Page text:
In the highly entertaining Netflix series ‘The Kominsky Method’, Michael Douglas plays the role of an acting coach. One of his techniques relies upon a simple principle: ‘I see you – You see me’. It is about two actors making a conscious effort to acknowledge each other’s presence with a view to establishing a way to work and perform together. Presidents Trump and Xi seem to be implementing this approach, and they will most certainly be successful. The relationship between the U.S. and China is set to find a new normal which will allow economic actors to enjoy the fat tail of a rather twisted macroeconomic cycle.
It is currently expected that a broad trade agreement would have China enlarge the access to its domestic economy to foreign investors whilst taking concrete measures to enhance IP protection (including a ban on forced technology transfer) in addition to increasing U.S. imports.
The deal implications for China’s GDP growth this year would be positive but modest since the monetary and fiscal stimuli designed to support the economy in the absence of an agreement could and would be tuned down. The yuan would stabilize thanks to an anticipated increase in foreign direct investment, including through inbound acquisitions at a time when a number of maturing industrial sectors would welcome some consolidation.1
China’s efforts to liberalize domestic investments are not new, though. In 2017, a flurry of measures were taken to open the market to foreign investment, including in manufacturing (check here). Despite these initiatives, inbound M&A in China has stagnated, with barely more than $50bn of acquisitions in 2018 or zilch when put in a global perspective.
Why? Beyond the uncertain macro-economic trends, a history of poor acquisitions have weighed on potential buyers’ appetite to do deals in the country. More critically, the total lack of sophistication of most selling shareholders when it comes to handling M&A processes has been a major obstacle to deals. The fact is, there is literally no M&A market in China, even more so when it comes to sell-side processes. The lack of historical transaction value data points is on its own a big hurdle as there is no factual counterweight to irrational price expectations from potential sellers.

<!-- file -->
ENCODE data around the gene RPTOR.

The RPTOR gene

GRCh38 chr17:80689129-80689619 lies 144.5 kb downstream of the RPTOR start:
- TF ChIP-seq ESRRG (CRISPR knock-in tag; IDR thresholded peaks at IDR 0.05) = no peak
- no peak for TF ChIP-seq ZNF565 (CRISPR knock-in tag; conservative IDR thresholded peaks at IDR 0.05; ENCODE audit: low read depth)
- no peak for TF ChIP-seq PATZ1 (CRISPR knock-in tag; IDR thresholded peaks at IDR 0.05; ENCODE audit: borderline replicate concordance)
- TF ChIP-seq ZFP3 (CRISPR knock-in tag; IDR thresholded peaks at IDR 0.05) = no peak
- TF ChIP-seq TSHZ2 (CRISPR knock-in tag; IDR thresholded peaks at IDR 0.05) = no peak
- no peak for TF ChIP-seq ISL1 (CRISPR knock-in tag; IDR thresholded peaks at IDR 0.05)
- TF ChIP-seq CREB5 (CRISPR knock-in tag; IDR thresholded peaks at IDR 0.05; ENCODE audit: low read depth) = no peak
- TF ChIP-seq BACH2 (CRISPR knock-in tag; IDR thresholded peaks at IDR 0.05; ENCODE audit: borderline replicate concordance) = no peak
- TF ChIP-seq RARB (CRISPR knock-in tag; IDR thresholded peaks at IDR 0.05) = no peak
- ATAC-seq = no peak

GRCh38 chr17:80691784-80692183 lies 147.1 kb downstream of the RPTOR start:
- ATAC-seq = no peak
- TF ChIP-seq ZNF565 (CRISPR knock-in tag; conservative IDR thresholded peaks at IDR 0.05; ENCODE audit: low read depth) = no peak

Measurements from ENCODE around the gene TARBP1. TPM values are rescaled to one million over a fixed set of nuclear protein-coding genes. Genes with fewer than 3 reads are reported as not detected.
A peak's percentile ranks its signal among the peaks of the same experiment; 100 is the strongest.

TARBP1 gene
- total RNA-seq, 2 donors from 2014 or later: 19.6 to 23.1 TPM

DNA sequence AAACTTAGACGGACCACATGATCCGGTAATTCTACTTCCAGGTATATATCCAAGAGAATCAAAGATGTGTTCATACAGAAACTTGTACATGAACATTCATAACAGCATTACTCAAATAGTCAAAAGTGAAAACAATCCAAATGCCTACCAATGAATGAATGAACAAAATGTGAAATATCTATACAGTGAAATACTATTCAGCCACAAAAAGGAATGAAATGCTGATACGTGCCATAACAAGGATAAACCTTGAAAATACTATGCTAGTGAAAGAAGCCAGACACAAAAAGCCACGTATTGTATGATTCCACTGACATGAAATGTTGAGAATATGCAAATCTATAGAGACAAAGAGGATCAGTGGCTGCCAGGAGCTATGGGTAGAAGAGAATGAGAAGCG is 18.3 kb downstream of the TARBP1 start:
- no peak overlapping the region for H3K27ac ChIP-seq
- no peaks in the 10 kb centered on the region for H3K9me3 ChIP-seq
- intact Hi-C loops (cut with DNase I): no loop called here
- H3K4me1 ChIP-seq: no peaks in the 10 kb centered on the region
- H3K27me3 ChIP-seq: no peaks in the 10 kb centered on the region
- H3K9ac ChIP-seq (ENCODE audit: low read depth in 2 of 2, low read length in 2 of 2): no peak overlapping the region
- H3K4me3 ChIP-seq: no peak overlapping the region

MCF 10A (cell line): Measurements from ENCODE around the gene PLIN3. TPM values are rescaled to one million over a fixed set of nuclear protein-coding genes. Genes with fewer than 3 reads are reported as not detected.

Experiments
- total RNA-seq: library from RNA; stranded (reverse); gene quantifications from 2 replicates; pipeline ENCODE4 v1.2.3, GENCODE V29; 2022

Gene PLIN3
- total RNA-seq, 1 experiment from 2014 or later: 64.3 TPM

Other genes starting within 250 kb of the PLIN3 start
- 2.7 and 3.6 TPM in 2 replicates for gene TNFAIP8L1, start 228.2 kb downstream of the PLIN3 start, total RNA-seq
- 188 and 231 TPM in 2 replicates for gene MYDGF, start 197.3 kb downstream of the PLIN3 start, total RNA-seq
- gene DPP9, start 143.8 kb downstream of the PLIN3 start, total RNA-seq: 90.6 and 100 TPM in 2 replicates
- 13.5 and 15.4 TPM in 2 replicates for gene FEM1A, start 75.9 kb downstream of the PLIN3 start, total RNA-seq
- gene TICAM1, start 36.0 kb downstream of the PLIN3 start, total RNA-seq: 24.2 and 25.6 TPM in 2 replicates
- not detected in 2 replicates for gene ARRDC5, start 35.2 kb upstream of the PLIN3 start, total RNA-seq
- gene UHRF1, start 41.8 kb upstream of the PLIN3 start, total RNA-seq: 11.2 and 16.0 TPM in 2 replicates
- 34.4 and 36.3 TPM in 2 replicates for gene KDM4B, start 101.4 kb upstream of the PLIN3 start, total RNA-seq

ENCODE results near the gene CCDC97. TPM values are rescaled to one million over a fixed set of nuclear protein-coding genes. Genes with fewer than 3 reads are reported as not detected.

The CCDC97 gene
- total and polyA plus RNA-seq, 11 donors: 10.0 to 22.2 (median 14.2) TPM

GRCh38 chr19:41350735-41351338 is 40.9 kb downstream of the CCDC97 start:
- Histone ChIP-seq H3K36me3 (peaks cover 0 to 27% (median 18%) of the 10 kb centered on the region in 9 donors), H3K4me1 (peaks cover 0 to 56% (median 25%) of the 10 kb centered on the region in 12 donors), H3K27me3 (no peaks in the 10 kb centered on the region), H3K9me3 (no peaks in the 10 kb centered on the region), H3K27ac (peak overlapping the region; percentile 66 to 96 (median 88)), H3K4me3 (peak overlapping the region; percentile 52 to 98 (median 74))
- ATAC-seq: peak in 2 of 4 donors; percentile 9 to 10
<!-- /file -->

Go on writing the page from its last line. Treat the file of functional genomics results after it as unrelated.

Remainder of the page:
A broad pick-up in inbound activity will have to follow a tedious learning process for all local parties involved. Creating a liquid market from the current status will be hard work when considering technical and cultural aspects alongside the entire M&A value chain: vendor due diligence, due diligence, synergies, estimated costs of achieving synergies, fair valuation, negotiation, regulatory approvals and, last but not least, post-merger integration.
Private equity firms will play a valuable role as intermediary owners as they prepare targets for a Western audience, thereby contributing to establishing a liquid M&A market. In the immediate future, foreign companies have an opportunity to consolidate their ownership in their Chinese joint ventures.
The Chinese M&A opportunity represents an exceptional value creation path for Diversified Industrials firms and their shareholders. However, the play will require some art and patience. Potential acquirors would be well advised to follow the Kominsky method. In that respect, a locally visible corporate M&A presence in China may represent a source of competitive advantage. I see you – you see me...